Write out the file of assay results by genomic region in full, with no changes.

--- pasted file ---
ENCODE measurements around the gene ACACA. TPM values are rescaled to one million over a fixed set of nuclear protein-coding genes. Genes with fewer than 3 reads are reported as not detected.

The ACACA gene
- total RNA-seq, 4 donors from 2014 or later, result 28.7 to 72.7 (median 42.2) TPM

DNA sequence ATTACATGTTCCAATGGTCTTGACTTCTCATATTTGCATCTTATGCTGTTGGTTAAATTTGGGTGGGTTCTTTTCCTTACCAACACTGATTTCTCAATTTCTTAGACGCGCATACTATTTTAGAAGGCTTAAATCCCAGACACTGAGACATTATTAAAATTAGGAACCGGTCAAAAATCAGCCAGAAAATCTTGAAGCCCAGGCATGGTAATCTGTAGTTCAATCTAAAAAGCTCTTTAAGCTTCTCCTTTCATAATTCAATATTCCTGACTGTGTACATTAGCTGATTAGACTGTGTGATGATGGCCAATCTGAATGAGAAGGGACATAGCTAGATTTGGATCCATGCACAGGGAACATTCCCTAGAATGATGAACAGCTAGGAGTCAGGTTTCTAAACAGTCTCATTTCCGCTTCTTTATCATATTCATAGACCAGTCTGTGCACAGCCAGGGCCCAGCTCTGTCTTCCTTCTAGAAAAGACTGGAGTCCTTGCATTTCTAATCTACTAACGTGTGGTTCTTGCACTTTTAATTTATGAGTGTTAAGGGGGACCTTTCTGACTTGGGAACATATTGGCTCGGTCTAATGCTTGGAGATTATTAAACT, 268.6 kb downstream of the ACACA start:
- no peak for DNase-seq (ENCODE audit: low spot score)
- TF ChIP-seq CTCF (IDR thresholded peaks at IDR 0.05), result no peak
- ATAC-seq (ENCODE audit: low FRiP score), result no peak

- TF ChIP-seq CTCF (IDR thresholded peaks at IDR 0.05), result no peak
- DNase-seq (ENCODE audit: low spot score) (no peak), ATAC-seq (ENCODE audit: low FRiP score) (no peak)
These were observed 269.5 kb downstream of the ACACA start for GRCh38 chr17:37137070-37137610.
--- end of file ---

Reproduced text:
ENCODE measurements around the gene ACACA. TPM values are rescaled to one million over a fixed set of nuclear protein-coding genes. Genes with fewer than 3 reads are reported as not detected.

The ACACA gene
- total RNA-seq, 4 donors from 2014 or later, result 28.7 to 72.7 (median 42.2) TPM

DNA sequence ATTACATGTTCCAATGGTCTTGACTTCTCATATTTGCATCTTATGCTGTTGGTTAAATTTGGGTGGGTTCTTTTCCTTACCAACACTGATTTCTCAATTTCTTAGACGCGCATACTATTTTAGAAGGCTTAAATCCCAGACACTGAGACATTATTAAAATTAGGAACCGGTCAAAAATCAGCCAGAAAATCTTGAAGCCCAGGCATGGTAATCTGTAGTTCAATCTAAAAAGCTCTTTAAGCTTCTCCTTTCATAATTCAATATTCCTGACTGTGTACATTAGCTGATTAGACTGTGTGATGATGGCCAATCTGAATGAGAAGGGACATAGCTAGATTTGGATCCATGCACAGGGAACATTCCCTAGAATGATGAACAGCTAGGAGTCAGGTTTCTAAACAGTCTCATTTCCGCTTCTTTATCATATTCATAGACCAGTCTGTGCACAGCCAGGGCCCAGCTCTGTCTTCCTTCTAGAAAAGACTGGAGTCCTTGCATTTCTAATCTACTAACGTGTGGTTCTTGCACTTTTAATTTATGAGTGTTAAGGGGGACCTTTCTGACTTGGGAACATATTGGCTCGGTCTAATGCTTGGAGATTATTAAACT, 268.6 kb downstream of the ACACA start:
- no peak for DNase-seq (ENCODE audit: low spot score)
- TF ChIP-seq CTCF (IDR thresholded peaks at IDR 0.05), result no peak
- ATAC-seq (ENCODE audit: low FRiP score), result no peak

- TF ChIP-seq CTCF (IDR thresholded peaks at IDR 0.05), result no peak
- DNase-seq (ENCODE audit: low spot score) (no peak), ATAC-seq (ENCODE audit: low FRiP score) (no peak)
These were observed 269.5 kb downstream of the ACACA start for GRCh38 chr17:37137070-37137610.